Moffat to Lochmaben
Through forests and moorlands this sections winds through Annandale. It heads away from the river to get views over the area. This section is long so is often split into two with a detour to Johnstonebridge.
You will leave Moffat past the community nature reserve which is well worth the small detour if you have time. After a gentle wander through some fields you will come down to a road where you join two more of Scotlands Great Trails. The Southern Upland Way is an epic 214 mile route across the high wild parts of Southern Scotland. The Romans and Reivers Route on the other hand is shorter and accessible to horse riders and cyclists.
You will soon get to the village of Beattock and from here start to climb the Crooked Road. This appropriately named country lane winds steeply up into the hills. Looking back you get some amazing views of the Moffat Hills. When you get near the top you will leave the road and also the other two routes and head out over moorland. The path now winds through a high a remote landscape with fantastic views of the hills on all sides.
Once you get back down into the valley you pass close to the ruins of Lochwood Tower which is a couple of miles off the route. This was the main stronghold of Clan Johnstone, the border reivers who gave the Devils Beef Tub its name. The castle was burnt down by the rival Clan Maxwell in 1585 but it was rebuilt. A further attempt to take it by the Maxwells led to the Battle of Dryfe Sands, the site of which we will pass tomorrow.
For now, you will continue through more forest down to the site of the Eden Festival. When the festival is on you will have to follow the diversion up the road. For the rest of the year it is a nice route across a large grassy field grazed by sheep and with views across to Raehills mansion. This is where the Johnstones moved to when Lochwood Tower was finally abandoned. It is still the seat of the chief of the clan.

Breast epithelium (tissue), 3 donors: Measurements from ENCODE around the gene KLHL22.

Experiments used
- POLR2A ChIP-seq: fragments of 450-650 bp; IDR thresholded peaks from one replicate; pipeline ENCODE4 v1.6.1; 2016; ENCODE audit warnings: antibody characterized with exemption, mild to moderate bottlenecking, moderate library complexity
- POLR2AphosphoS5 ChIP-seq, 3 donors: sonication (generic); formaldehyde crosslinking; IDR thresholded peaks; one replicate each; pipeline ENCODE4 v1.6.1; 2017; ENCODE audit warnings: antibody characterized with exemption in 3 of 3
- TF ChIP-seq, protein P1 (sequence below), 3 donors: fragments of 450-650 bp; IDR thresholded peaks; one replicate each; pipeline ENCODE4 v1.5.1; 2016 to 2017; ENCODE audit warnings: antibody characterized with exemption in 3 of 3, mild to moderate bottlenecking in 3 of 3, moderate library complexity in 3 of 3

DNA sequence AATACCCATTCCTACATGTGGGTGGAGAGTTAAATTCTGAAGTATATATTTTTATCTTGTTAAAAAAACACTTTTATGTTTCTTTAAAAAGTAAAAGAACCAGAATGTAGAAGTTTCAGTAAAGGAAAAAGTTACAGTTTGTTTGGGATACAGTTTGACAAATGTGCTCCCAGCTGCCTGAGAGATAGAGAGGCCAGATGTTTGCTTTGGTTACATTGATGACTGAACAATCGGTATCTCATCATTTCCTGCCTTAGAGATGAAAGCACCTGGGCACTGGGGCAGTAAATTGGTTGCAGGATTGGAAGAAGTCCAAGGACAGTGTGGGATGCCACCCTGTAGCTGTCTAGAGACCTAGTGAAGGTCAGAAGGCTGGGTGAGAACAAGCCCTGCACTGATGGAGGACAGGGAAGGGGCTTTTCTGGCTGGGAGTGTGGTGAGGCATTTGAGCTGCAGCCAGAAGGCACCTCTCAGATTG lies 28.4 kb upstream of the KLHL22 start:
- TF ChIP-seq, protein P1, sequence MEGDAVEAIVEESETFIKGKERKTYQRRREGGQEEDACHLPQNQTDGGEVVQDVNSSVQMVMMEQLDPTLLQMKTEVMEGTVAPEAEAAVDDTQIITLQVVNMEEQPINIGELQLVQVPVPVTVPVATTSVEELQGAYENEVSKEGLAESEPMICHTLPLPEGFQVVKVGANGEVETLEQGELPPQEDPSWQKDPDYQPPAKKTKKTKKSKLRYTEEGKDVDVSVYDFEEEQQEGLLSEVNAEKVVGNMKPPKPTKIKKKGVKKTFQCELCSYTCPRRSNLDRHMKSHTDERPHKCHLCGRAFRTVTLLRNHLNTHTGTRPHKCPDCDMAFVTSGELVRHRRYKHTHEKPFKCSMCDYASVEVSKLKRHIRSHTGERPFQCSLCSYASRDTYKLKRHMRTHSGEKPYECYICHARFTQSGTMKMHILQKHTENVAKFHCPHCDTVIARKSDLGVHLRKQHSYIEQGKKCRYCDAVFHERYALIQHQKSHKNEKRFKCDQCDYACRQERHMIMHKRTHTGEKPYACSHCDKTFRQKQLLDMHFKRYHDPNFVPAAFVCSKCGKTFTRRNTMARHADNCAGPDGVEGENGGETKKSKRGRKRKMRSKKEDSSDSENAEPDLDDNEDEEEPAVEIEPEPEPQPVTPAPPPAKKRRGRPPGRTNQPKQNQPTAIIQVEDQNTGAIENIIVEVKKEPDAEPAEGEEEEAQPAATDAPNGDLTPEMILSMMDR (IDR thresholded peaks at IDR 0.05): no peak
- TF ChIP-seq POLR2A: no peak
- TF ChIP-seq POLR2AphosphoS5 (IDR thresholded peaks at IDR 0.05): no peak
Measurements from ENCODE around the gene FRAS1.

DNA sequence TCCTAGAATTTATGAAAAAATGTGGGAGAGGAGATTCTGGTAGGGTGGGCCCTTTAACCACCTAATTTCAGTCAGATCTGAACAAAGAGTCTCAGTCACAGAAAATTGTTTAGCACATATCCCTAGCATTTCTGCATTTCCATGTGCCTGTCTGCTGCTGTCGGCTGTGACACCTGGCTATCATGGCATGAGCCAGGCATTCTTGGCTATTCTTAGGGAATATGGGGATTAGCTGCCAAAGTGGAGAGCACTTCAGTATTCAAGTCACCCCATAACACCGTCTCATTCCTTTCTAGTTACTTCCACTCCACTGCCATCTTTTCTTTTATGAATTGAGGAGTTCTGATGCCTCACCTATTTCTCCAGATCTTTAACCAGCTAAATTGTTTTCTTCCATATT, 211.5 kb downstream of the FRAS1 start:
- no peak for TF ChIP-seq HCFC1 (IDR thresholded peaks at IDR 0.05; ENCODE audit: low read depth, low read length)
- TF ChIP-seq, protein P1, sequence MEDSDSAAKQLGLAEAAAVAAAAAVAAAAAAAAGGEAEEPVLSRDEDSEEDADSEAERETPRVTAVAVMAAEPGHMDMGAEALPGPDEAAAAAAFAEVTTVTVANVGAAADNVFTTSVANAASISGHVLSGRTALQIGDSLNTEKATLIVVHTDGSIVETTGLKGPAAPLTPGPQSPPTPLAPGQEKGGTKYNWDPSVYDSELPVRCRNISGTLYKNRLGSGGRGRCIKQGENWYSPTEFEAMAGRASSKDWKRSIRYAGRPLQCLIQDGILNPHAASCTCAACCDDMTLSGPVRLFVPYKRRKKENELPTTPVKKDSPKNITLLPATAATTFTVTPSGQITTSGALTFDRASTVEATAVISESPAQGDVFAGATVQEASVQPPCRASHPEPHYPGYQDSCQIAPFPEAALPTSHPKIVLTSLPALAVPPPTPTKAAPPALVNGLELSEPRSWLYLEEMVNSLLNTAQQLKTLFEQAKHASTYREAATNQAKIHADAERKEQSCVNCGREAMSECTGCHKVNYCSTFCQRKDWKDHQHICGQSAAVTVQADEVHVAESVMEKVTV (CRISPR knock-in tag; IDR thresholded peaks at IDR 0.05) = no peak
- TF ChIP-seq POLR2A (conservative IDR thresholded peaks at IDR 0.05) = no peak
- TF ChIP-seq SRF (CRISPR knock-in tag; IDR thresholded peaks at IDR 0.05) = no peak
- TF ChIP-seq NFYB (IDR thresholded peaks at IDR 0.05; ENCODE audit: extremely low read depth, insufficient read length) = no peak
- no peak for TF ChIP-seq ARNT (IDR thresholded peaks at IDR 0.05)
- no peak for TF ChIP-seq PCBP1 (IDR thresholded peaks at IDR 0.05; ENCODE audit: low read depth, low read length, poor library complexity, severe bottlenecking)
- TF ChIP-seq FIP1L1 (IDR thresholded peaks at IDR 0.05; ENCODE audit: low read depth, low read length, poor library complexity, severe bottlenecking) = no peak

After crossing the A701 you will climb up through forest. From here you can see up and down the valley on a clear day. The river you see from here is the Kinnel Water which is a tributary of the Annan. Once you come out of the plantation the path meanders through farmland. You pass fields of sheep and cattle before getting to a quiet lane that runs alongside a large river. This is the Annan and it has now grown wide and slow flowing. Before long you will leave it again to dive back into woodland. This time it is the Scots Pine of Corncockle Wood. It is worth keeping your eyes open for red squirrel feeding on the cones.
As you leave the woodland the route splits in two. If you turn left, you will go through Lockerbie. Turning right will take us to Lochmaben with its lochs and castle and then on to Joe Grahams Monument.
The Lochmaben route now goes into farmland for a bit until it joins a riverside path. This is again not the Annan but the Water of Ae. Watch out for kingfisher while the path is beside the water. It soon heads back across farmland to the small town of Lochmaben.
Lochmaben has shops, pubs and places to stay for a welcome rest before the climb to Joe Grahams Monument tomorrow.
Morning mist on Castle Loch
|OS Explorer Maps||330 Moffat & St Mary's Loch
|Distance||29.5 kms / 18.5 miles|
|Height Range||50 - 215m|
|Supplies||Lots of shops in both Moffat and Lochmaben but none on route.|
|Public Transport||Good bus service from Dumfries to both Moffat and Lochmaben.|
|Cycling||All of this section is suitable for good mountain bikes.|